UPDATE JANUARY 26 2012: An update to the meeting is given at [h/t to Marc Morano]
Don Bishop has alerted us to an article by Scott Learn of The Oregonian titled
The article refers to a meeting tomorrow evening in Portland. The article starts with the text [highlight added]
When it comes to global warming, the American Meteorological Society has strong views: “Human activities are a major contributor to climate change,” the society says, and “increases in greenhouse gases are nearly certain to produce continued increases in temperature.”
But at 7 p.m. Wednesday, the society’s Oregon chapter will give three opponents of those propositions their biggest stage, two hours before an expected audience of several hundred in a ballroom at the Portland Airport Shilo Inn.
The chapter’s invitation asks the question: “Is human caused global warming the greatest scientific myth of our generation?”
The article contains misinformation from some of those quoted; e.g.
Justin Sharp, a meteorologist for wind-power firm Iberdrola Renewables, declined to renew his membership in the local chapter. There are legitimate uncertainties to discuss about climate projections, he says.
“But devoting equal time on all subject matters just doesn’t make a lot of sense,” says Sharp, who adds that he is not speaking for Iberdrola. “If you had a panel with both sides represented in proportion to what the field believes, you’d have 900 scientists on one side and George (Taylor) on the other.”
Justin misses the critical point that there is a diversity of views on the climate issue, as illustrated by the article
Pielke Sr., R., K. Beven, G. Brasseur, J. Calvert, M. Chahine, R. Dickerson, D. Entekhabi, E. Foufoula-Georgiou, H. Gupta, V. Gupta, W. Krajewski, E. Philip Krider, W. K.M. Lau, J. McDonnell, W. Rossow, J. Schaake, J. Smith, S. Sorooshian, and E. Wood, 2009: Climate change: The need to consider human forcings besides greenhouse gases. Eos, Vol. 90, No. 45, 10 November 2009, 413. Copyright (2009) American Geophysical Union.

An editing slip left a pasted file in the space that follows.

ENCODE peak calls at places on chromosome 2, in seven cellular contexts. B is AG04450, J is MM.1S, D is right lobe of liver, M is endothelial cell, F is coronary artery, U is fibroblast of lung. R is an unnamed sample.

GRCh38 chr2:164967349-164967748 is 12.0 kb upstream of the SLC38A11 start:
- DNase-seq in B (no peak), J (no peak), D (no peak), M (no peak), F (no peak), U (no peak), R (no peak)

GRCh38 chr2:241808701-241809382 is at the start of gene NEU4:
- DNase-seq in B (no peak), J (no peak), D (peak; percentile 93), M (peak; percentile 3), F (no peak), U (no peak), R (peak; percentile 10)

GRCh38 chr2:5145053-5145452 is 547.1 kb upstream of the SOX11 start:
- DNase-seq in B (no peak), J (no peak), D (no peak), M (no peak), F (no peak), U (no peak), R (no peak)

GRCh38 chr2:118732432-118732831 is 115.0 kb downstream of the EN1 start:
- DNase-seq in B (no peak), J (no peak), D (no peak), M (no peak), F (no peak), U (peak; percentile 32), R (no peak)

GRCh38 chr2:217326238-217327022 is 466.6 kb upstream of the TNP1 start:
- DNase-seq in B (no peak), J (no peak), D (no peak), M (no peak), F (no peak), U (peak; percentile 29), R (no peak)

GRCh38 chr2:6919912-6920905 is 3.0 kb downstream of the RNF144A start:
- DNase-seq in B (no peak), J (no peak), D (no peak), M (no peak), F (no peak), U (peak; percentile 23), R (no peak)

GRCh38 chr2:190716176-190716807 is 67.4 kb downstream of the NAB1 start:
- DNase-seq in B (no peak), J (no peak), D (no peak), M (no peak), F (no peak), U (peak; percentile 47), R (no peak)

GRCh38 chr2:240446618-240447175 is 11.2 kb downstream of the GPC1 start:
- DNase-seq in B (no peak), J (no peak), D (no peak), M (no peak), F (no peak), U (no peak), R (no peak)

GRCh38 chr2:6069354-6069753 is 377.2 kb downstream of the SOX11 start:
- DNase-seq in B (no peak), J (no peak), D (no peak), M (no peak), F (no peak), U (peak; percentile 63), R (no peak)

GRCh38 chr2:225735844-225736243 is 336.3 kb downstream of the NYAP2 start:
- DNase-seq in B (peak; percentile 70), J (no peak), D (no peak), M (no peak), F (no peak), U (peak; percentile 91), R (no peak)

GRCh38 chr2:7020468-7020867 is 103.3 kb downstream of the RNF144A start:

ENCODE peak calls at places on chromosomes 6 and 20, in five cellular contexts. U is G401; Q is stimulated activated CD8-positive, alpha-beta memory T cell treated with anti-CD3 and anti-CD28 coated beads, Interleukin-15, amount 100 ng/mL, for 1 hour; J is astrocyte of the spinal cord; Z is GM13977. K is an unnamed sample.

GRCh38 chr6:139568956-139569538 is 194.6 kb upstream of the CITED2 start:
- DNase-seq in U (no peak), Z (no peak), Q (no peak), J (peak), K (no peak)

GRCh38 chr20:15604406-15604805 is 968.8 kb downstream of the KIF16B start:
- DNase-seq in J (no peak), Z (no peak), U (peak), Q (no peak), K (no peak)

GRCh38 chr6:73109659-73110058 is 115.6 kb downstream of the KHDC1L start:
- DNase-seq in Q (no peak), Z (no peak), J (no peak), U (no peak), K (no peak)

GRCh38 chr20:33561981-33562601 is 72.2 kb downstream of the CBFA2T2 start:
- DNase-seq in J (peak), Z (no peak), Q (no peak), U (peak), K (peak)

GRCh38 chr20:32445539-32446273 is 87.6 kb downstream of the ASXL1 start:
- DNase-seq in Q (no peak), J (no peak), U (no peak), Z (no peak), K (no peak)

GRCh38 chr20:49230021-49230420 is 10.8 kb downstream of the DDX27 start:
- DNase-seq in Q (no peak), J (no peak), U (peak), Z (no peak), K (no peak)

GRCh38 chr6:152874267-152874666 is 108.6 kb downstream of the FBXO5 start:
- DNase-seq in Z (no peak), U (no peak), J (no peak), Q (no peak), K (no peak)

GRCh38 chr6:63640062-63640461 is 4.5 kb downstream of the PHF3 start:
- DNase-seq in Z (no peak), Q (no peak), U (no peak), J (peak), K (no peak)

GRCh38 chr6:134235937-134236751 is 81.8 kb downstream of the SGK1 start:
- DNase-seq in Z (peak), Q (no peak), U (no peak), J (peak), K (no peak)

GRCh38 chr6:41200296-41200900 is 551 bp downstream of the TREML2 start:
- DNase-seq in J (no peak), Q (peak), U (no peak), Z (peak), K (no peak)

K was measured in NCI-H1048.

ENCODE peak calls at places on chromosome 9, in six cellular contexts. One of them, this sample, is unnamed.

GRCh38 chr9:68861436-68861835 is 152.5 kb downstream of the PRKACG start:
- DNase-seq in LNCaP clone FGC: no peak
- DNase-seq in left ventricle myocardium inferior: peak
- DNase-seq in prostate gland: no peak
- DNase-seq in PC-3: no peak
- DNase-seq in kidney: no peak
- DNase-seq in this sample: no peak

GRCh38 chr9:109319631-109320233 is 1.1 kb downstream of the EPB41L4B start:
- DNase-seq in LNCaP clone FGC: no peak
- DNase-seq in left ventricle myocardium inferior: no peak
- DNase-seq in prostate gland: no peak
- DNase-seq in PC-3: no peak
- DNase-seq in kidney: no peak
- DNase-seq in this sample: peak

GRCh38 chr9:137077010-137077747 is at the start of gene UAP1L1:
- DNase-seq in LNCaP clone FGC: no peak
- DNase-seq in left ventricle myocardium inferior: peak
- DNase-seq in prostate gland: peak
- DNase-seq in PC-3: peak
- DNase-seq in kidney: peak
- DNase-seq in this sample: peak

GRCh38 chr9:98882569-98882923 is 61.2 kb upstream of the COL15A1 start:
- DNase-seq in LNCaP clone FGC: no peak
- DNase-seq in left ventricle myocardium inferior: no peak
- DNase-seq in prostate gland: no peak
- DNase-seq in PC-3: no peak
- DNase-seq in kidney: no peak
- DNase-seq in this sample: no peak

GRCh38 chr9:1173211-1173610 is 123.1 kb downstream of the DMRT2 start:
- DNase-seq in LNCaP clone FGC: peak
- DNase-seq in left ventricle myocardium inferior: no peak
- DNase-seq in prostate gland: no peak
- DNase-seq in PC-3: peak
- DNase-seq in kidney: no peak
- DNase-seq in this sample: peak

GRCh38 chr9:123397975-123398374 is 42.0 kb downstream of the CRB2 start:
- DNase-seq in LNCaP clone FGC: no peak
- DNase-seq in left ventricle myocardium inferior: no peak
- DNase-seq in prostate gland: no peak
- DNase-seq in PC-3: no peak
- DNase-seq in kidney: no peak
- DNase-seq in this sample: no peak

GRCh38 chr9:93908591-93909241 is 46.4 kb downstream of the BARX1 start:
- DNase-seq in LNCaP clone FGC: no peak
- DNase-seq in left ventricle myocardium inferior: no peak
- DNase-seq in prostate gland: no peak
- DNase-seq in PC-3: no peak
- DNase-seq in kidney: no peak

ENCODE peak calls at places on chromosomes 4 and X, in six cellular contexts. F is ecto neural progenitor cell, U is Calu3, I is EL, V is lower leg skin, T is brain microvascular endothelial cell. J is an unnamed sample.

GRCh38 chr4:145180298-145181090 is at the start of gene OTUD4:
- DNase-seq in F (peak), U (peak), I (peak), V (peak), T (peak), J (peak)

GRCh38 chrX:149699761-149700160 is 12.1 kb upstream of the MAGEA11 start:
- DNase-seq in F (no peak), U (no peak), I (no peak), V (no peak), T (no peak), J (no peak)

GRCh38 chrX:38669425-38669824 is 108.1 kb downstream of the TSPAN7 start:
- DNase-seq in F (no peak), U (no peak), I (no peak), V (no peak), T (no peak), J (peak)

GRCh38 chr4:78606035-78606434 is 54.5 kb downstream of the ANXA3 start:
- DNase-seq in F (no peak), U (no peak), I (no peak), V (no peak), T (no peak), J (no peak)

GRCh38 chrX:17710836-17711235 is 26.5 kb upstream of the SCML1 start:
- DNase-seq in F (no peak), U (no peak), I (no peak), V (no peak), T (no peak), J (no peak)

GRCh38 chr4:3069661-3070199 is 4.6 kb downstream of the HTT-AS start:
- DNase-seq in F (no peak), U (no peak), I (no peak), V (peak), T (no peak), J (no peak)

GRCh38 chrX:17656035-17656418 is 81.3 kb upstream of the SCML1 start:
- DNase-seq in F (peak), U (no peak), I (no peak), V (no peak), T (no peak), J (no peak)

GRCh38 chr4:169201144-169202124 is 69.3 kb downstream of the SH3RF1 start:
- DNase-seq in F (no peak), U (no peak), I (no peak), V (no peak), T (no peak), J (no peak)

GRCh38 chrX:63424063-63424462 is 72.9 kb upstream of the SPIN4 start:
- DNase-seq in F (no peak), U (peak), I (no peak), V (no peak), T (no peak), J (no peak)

which was co-authored by only Fellows of the American Geophysical Union (and only 0.1% of the members receive this honor). George Taylor, who is a very well-respected climate scientist, is far from alone in his concerns is to how the climate issue is being misrepresented.
The news article has a poll with the following questions
Is human-caused global warming the greatest scientific myth of our generation?
- Yes. Human-caused global warming is a myth.
- No. Human-caused global warming is based in fact.
- I’ll take no formal position, like the Oregon Chapter of the American Meteorological Society.
This is a ridiculous poll as almost all climate scientists agree that the human addition of CO2 and other greenhouse gases into the atmosphere has a radiative warming effect. The substantive issues, however, that are naively ignored in these poll questions include, in terms of how weather patterns are affected, what is the effect of CO2 radiative forcing relative to other human and natural radiative forcings, as well as the role of negative and positive radiative feedbacks. Indeed, radiative forcing is just one of a range of climate forcings (e.g. the role human aerosol emissions on cloud and precipitation processes) as discussed in detail in
National Research Council, 2005: Radiative forcing of climate change: Expanding the concept and addressing uncertainties. Committee on Radiative Forcing Effects on Climate Change, Climate Research Committee, Board on Atmospheric Sciences and Climate, Division on Earth and Life Studies, The National Academies Press, Washington,D.C., 208 pp.
A much better set of questions to ask tomorrow evening are:
- Hypothesis 1: Human influence on climate variability and change is of minimal importance, and natural causes dominate climate variations and changes on all time scales. In coming decades, the human influence will continue to be minimal.
- Hypothesis 2a: Although the natural causes of climate variations and changes are undoubtedly important, the human influences are significant and involve a diverse range of first-order climate forcings, including, but not limited to, the human input of carbon dioxide (CO2). Most, if not all, of these human influences on regional and global climate will continue to be of concern during the coming decades.
- Hypothesis 2b: Although the natural causes of climate variations and changes are undoubtedly important, the human influences are significant and are dominated by the emissions into the atmosphere of greenhouse gases, the most important of which is CO2. The adverse impact of these gases on regional and global climate constitutes the primary climate issue for the coming decades.
The Pielke et al 2009 paper provides evidence why hypothesis 2a is the only one that has not been refuted. However, this would be a much more appropriate poll for the Oregonian to run than the poll that is in their newspaper. The paper however, should be commended for at least permitting a much needed debate on the climate issue.